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It's Not Okay That You Forgot World Poetry Day

We need to get verse out of its hearse.

Yesterday was World Poetry Day, but it flew under the radar because, well, it was World Poetry Day.

With everyone abbreviating whenever possible these days, it surprises me that poetry isn't more popular.

In the days of yore I read a Guardian report which suggested that the reading and writing of poetry will soon be about as popular as morris dancing. This had me shocked and saddened. I never realised morris dancing was that popular.

I've always loved poetry. Apart from football practice and my geography teacher's plunging neckline, poetry was the best and most memorable part of growing up. From Spike Milligan to A.A. Milne, any writer who could make me laugh through the witty combination of words would find their books on my bookshelves, should they come and look for them.

You could say that Spike Milligan was one of a kind. I would both agree and at the same time argue that we will never know because any potential Spike Milligans out there won't be writing silly verse because no one's reading silly verse. Well, except for those morris dancers.

My only gripe with the Guardian report was that it rang true but didn't rhyme. Surely any opinion piece on poetry should itself be poetic.

I need to vent my woes. So here goes.

The Ode To Ruin

I thought today's lack of time

Would be a positive thing for rhyme.

I thought short attention spans

Would bring the limerick new fans.

But sales of things poetic

Are absolutely pathetic.

It appears that clever verse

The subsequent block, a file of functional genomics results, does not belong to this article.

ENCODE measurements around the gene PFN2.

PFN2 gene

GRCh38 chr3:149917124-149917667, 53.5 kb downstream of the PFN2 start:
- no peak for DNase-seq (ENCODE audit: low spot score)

Is headed for the hearse.

The rush to get online

Hasn't helped the art of rhyme.

Technology bonanza,

The death knell of the stanza.

Appetite for iambic meter

Continues to wane, to peter...

Out with the alliteration,

Not even in moderation?

Ode and epic – 't'was good to see ya!

Farewell onomatopoeia.

The saddest state of play,

What would Shakespeare say?

Baudelaire would despair

Ted Hughes would have the blues.

Lear would shed a tear

And Browning would be frowning.

Generation Y

To poetry have no tie.

But they could do much worse

Than fill their lives with verse.

It's perfect for this age

And doesn't fill the page.

Snippets of description

No cause for a prescription.

Nothing that should fret

Devotees of The Internet.

Nothing remotely taxing

On those allergic to lyrical waxing.

Even a total amateur

Can dabble in pentameter

Whose powers of persuasion

Suit the amorous occasion.

Next time you try to bed

The one you seek to wed

Recite a John Donne sonnet

And watch them remove their bonnet.

But who would be a bard?

It's getting far too hard

To sell your work to those

who won't return from prose.

Yet I have many friends

Who wish to buck these trends

Who've chosen to refrain

From farewelling the quatrain.

In bed, on bus, in bar,

even in the car!

They scribble every thought,

Although it earns them nought.

Rather than a revival

Poetry is fighting for survival.

Rather than hear it yelp

I would love to help.

I can't change the times

But I can revisit the rhymes

That cheered me as a boy

That were my favourite toy.

Words have made me more content

Than any invention, past or present

And I'll hazard a guess that the future

Won't rhyme.

But I will miss people putting words together

So that they amuse



Okay, I'm old. I realise that.

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